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Nova Scotians with cool film jobs part three: Miller gets props for his made-to-order film set creations

Veteran Halifax props master Andy Miller is a go-to guy on film and TV sets when a production needs that special something to help bring a scene to life. - Contributed
Veteran Halifax props master Andy Miller is a go-to guy on film and TV sets when a production needs that special something to help bring a scene to life. - Contributed

EDITOR'S NOTE: This series of profiles of some of the creative Nova Scotians working behind-the-scenes in the film and TV industry at home and abroad was begun before the COVID-19 outbreak. We are running it now to highlight the talents of those who will be working to help get the cameras rolling again once things are under control, either with years of experience under their belts, or just getting started in the world of media production.

It was the end of an era for props master Andy Miller when This Hour Has 22 Minutes filmed its final episode at the storied CBC-TV studio on Bell Road in February.

A busy wrangler and crafter of unique objects on film and TV sets for over 20 years, Miller has to pack up his tools, spare parts and his creations to prepare for the move to the satiric news show’s new home in downtown Halifax’s new Culture Link multi-purpose arts centre in the former World Trade & Convention Centre.

It’ll be a whole new world for Miller, but he’s used to coming up with practical, believable objects for film and TV scenes on the fly, on productions ranging from Lexx to Haven, sometimes in the strangest locations.

“Everything’s a warehouse or a curling rink. The fact that anything gets done here is actually a miracle as far as studio location builds go,” he says over a cold beverage at downtown Dartmouth’s Brightwood Brewing.

“It’s pretty impressive that you can turn a curling rink into a school (for Mr. D) or into a police department on Haven. It’s kind of wild.”

When he started in the business in the mid-1990s, Miller had just moved to Halifax from New Brunswick after getting his masters degree. Through a chance encounter with a former college roommate — who was then the production manager on the Salter Street Films-produced sci-fi series Lexx — he got his first TV gig as a set dresser working in the former Electropolis studio on the Halifax waterfront.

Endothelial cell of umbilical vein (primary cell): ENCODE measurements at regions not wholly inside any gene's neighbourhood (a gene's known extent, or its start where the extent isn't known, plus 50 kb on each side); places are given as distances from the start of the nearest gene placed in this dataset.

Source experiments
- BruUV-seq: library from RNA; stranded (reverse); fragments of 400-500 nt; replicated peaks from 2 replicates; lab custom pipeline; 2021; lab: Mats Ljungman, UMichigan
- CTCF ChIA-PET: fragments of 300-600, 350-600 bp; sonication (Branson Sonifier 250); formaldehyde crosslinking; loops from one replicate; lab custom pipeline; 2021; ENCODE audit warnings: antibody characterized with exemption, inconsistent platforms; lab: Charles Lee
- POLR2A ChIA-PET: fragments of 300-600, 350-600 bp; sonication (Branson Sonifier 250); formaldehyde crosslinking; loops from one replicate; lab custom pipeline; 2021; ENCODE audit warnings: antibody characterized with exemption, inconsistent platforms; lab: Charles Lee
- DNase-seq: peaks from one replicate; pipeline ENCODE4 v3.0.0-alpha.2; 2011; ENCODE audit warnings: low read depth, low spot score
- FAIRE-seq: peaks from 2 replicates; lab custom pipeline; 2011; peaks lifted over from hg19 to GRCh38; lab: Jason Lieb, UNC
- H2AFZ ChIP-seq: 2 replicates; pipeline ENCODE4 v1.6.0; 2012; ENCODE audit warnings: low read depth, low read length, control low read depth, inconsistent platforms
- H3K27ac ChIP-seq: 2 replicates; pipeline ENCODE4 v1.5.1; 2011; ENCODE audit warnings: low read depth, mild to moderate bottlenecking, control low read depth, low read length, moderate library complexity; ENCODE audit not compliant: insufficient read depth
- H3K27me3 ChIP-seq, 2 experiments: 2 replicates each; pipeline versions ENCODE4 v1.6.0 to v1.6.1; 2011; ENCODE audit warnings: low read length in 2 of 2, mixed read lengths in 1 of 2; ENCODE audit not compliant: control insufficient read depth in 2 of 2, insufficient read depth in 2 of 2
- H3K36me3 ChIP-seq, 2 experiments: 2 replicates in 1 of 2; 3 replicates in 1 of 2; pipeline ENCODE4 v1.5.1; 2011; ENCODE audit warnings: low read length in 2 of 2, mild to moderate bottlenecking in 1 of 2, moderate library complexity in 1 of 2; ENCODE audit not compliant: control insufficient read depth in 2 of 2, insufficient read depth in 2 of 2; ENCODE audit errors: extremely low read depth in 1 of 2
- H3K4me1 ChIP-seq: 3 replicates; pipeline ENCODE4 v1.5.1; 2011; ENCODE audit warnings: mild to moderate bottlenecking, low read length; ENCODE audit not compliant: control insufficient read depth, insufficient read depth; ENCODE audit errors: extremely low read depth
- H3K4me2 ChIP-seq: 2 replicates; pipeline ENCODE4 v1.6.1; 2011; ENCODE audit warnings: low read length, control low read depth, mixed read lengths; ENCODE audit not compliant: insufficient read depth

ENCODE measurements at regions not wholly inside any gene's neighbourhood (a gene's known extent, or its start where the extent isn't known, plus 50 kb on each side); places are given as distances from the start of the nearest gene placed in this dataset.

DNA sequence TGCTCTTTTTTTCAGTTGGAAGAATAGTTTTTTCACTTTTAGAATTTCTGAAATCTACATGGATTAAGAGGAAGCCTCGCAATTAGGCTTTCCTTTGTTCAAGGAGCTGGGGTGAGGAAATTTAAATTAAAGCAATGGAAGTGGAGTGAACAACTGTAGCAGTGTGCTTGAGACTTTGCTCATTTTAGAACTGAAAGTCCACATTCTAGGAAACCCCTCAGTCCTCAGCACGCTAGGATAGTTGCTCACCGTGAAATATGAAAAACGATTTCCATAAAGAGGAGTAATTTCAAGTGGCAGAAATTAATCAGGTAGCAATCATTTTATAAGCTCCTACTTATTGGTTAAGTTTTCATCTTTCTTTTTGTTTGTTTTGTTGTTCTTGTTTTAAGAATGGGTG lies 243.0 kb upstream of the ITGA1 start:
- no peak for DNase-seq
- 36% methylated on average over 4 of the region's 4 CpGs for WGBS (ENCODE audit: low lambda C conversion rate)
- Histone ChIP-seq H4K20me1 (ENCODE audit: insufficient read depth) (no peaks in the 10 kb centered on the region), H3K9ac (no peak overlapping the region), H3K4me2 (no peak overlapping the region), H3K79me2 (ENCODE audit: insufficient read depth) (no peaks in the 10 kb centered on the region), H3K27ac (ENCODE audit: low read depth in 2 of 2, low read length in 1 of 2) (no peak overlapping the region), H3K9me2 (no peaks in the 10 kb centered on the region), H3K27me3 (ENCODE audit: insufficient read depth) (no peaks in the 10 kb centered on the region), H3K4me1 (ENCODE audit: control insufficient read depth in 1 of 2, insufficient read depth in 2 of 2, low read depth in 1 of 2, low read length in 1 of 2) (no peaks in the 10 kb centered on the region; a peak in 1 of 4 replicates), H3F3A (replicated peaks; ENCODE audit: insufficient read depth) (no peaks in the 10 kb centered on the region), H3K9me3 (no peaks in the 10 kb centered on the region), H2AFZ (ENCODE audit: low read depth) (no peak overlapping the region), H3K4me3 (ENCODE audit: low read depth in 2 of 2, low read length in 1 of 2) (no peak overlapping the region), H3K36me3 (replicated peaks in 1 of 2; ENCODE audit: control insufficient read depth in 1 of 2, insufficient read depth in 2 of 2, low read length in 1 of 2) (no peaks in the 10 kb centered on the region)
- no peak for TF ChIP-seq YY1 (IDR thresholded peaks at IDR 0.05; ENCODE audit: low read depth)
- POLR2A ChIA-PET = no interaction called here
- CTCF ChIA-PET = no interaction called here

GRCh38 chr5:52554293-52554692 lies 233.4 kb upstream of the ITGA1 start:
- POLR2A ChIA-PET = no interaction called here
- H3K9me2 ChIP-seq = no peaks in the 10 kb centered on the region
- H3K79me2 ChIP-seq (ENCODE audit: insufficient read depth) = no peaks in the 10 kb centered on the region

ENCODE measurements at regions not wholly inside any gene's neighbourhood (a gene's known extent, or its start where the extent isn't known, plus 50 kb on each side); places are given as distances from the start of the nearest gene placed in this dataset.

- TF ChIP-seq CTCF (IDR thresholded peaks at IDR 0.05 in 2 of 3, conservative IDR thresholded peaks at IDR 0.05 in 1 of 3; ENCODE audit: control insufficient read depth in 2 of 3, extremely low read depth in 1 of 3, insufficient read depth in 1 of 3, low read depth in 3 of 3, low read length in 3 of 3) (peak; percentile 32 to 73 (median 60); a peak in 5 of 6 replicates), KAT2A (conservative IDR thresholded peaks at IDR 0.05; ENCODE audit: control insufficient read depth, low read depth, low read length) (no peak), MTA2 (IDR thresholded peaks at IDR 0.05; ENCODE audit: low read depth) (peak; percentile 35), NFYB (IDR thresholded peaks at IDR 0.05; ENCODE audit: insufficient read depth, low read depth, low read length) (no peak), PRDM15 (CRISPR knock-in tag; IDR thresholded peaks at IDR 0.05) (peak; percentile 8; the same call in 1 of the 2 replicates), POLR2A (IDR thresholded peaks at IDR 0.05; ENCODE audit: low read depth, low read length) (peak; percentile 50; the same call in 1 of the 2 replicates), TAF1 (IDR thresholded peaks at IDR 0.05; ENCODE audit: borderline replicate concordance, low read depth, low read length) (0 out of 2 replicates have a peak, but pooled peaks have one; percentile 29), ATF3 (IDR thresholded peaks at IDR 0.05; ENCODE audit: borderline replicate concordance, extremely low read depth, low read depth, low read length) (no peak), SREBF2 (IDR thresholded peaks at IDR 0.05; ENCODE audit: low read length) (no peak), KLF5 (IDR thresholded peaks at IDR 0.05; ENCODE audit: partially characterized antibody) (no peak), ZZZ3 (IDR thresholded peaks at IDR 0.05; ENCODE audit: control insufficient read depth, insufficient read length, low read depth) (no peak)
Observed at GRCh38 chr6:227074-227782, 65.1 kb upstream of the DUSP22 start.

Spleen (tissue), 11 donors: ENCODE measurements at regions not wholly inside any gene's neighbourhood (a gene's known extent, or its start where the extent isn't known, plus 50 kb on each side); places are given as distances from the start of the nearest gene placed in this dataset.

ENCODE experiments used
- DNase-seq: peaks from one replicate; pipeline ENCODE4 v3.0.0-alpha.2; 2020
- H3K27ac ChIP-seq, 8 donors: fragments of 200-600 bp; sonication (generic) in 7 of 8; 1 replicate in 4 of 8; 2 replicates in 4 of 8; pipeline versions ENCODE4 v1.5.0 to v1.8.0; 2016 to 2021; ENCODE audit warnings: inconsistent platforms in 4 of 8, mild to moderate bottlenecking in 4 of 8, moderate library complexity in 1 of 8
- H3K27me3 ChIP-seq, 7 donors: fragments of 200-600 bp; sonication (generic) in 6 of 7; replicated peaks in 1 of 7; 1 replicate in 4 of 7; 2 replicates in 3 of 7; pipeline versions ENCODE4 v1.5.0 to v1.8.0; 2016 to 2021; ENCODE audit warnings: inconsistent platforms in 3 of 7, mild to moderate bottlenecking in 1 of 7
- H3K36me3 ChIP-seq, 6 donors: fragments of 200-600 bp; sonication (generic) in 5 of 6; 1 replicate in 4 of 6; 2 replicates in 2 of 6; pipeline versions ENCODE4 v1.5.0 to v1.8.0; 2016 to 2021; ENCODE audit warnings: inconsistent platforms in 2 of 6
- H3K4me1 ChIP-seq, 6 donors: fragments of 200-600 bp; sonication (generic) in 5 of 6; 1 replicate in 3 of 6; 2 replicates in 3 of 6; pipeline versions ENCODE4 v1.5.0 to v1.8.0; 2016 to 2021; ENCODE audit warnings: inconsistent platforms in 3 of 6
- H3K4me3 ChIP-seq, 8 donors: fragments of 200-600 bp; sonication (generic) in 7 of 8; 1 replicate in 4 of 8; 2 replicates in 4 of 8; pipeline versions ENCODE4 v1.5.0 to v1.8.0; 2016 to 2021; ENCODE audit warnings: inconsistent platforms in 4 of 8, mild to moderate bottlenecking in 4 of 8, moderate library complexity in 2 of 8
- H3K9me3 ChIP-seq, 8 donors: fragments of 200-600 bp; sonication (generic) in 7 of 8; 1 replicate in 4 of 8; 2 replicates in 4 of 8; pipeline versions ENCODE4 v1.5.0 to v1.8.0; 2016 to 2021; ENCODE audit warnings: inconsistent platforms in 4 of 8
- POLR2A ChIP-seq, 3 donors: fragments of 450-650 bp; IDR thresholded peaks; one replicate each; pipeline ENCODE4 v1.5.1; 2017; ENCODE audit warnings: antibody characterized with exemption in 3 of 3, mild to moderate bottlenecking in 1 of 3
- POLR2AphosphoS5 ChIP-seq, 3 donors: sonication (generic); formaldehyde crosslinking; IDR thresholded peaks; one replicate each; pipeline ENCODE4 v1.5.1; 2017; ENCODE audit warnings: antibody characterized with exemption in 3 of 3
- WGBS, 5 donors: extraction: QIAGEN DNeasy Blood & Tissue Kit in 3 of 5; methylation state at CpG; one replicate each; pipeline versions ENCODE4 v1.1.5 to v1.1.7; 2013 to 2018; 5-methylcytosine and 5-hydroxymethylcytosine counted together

“Basically, I started sweeping the floors, and four years later I was prop master on Lexx,” he says with a grin. “Of course, I was in over my head, but you usually are when working in the film business, that’s how you learn.

“It’s how experience is created and every show you do is another stepping stone.”

Creating reality from imagination

A satiric space opera with a sexy edge, Lexx was like jumping in the deep end for Miller, who found himself charged with coming up with objects and weapons that didn’t exist in reality.

“Yeah, there was a lot of latex,” he chuckles.
“What’s amazing is how what we did on Lexx back then would be so easy now. Green screen was still a new deal, especially out here, and plate shots, it would have been so easy to do (robot character) 790’s eyes and so on.”

After Lexx wrapped in 2002, and Miller worked on features like the film adaptation of Daniel McIvor’s play Marion Bridge and Rick Mercer’s Made in Canada series. Then a stint on the fourth season of the Dartmouth-shot comedy series Trailer Park Boys brought him to the attention of the art department at This Hour Has 22 Minutes, which hired Miller and once again threw him in at the deep end, providing props for its whirlwind flurry of sketches and filmed pieces which were constantly changing at a moment’s notice.

On the fly